Wednesday, March 07, 2007

Building the One Big Button (Using LTV to Find Business Opportunities) – Part 3

My last two posts started a discussion of using generic Lifetime Value figures to identify business opportunities. Yesterday described the calculations for acquisition orders. Today will finish up with renewal and cross sell orders. The general approach is similar.

- for renewal orders, the key variable is renewal margin (which I am defining as renewal marketing and product cost divided by renewal revenue). This is calculated for each product, for the company as a whole, and perhaps at relevant intermediate levels such as divisions. (If the company can offer different treatments to customers from different sources, the analysis could be done down to the product/source level too.) The assumption here is that products with above-average margins might be under-spending on experience quality, while products with below-average margins might be spending too much. (Even as I write this, I’m less than thrilled with this approach. Margin has much to do with the nature of particular product, so comparing it across products is questionable. But this method does have the advantage of focusing attention on the high margin opportunities. And even if the approximate margin of a product is due largely to its nature, small increases or decreases vs. current spending can probably still be correlated with improvements or reductions in experience value. That said, if anybody has better suggestions, I’m eager to hear them.)

The next step is to estimate the impact of changes from the current practice. I’m not aware of any rule, similar to the Square Root Rule for advertising, that generally estimates the impact of product and service spend on retention. The best we can do is assume (rather optimistically) that spending has been optimized. This implies taking the current margin as the base and assuming any increase or decrease has diminishing returns—say, that each dollar change in product and service costs yields a fifty cent change in revenues. This differs, I think correctly, from the advertising spend assumption that incremental increases are always less efficient. Cutting service costs may well drive away so many customers that it actually reduces margin. An alternative would be to take the company-wide average margin as the base and assume that the further any product’s margin deviates from the average, the greater the impact of a change back toward the average. But this goes back to the issue raised previously: different products have different natural margins so the company-wide average probably isn’t very relevant.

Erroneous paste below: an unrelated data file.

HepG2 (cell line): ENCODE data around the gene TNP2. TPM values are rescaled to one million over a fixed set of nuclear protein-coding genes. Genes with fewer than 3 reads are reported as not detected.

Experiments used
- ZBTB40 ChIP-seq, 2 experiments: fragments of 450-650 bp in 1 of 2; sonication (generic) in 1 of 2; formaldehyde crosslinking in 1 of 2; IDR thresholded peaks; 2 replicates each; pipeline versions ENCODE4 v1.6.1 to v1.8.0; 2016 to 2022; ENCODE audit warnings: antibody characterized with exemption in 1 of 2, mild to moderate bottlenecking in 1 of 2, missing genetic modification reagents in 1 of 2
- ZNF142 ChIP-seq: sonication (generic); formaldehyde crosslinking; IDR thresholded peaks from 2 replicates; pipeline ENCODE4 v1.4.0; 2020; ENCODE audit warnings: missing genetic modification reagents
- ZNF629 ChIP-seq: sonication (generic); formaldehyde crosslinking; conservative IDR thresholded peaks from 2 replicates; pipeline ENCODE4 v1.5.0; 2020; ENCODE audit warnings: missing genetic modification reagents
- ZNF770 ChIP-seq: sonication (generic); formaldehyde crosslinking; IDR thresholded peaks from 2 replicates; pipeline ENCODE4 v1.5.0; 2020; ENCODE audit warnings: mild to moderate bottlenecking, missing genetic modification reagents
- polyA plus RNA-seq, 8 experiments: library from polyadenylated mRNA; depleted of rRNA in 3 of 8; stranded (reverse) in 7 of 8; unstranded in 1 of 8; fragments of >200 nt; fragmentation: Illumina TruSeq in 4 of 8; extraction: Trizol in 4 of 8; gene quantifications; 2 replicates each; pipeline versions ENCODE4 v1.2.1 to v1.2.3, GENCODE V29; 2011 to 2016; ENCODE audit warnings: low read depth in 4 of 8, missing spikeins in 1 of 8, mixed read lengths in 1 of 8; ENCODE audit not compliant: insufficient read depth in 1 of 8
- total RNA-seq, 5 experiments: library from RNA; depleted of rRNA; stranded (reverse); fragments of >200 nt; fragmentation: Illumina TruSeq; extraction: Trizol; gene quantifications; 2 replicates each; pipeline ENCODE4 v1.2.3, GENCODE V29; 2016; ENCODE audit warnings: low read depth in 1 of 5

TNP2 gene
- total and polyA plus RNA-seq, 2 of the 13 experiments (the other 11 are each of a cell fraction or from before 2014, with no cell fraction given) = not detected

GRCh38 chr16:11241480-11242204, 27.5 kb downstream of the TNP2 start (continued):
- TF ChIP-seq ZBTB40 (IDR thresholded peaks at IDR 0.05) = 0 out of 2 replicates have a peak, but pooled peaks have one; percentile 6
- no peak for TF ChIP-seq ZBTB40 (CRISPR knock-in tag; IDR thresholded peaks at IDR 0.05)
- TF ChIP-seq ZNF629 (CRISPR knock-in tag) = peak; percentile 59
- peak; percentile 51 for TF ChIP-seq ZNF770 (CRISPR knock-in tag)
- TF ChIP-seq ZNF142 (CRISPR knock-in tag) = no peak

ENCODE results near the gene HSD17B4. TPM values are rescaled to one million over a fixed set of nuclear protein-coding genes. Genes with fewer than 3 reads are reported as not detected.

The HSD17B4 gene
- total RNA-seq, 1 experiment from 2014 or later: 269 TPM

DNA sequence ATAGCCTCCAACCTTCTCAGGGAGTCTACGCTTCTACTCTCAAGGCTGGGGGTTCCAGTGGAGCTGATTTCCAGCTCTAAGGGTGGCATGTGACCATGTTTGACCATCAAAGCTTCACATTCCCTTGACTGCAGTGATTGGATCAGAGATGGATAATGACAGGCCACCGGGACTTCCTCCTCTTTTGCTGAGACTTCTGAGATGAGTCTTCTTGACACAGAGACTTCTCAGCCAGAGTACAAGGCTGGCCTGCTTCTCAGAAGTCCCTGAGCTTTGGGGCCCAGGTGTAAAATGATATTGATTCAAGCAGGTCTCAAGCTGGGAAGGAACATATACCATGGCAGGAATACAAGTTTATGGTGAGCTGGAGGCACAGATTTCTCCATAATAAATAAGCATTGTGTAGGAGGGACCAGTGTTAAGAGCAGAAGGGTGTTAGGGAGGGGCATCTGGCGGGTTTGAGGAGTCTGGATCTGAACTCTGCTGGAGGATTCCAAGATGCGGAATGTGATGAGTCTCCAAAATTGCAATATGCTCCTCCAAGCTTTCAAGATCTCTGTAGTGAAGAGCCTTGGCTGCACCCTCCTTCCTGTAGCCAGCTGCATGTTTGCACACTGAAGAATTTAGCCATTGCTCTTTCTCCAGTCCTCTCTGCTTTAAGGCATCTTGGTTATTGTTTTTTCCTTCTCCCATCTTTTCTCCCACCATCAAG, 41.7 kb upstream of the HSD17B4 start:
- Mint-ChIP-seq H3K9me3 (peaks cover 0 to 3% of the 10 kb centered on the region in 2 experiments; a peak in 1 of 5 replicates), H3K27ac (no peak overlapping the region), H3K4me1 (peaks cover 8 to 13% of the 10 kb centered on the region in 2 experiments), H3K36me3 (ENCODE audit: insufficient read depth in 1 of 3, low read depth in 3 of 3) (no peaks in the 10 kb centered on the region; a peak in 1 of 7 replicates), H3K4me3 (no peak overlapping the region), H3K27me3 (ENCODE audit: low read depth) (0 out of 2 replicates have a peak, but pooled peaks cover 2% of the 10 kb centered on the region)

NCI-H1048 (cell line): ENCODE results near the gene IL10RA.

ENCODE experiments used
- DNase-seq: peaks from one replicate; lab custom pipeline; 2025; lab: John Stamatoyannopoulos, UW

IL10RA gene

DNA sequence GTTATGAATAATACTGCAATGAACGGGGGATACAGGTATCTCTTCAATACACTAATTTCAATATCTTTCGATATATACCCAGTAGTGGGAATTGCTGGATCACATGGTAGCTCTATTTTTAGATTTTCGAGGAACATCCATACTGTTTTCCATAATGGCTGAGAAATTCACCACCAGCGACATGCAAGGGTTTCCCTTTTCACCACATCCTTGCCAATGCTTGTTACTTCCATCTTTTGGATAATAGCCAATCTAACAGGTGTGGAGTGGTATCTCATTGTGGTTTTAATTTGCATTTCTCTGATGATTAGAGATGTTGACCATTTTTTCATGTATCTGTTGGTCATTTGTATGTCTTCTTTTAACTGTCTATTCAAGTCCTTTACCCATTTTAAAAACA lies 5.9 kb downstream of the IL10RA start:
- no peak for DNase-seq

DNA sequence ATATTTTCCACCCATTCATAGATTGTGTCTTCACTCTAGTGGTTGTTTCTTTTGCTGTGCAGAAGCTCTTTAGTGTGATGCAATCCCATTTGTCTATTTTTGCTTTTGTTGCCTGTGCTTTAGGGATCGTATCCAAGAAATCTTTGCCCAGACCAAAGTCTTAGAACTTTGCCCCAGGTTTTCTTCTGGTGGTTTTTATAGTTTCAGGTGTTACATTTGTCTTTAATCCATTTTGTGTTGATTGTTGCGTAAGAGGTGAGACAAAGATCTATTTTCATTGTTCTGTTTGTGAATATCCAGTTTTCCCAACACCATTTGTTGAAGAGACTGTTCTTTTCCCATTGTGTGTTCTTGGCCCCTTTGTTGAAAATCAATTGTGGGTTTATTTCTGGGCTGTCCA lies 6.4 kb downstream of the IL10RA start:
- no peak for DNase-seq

Whatever method is used, the process is the same: estimate the impact of a standard margin increase or decrease on renewal revenue; translate this into a change in years per customer, and then calculate the related change in LTV. This calculation would include all back-end values (renewal plus cross sell), since changing the length of the customer lifetime would also change how long the customer is available for cross sales. Since renewal costs are largely variable, it doesn’t make sense to calculate a “return on investment” on the margin change, as we did with acquisition costs. Instead, the opportunities would be ranked by change in back-end LTV per customer. To ensure cross sell values are considered, the LTV calculation for this ranking includes them along with renewal values.

- for cross sell orders, we’re back to looking at marketing expenditures. As with acquisition orders, we’d calculate a ROI ratio as net value (cross sell revenue – marketing cost plus product cost) divided by cross sell marketing cost. Then we rank products on this ratio against the company-wide average and use the Square Root Rule to estimate the impact of a 20% increase or decrease. Finally, calculate the estimated change in ROI and rank the opportunities accordingly.

Simple, eh?

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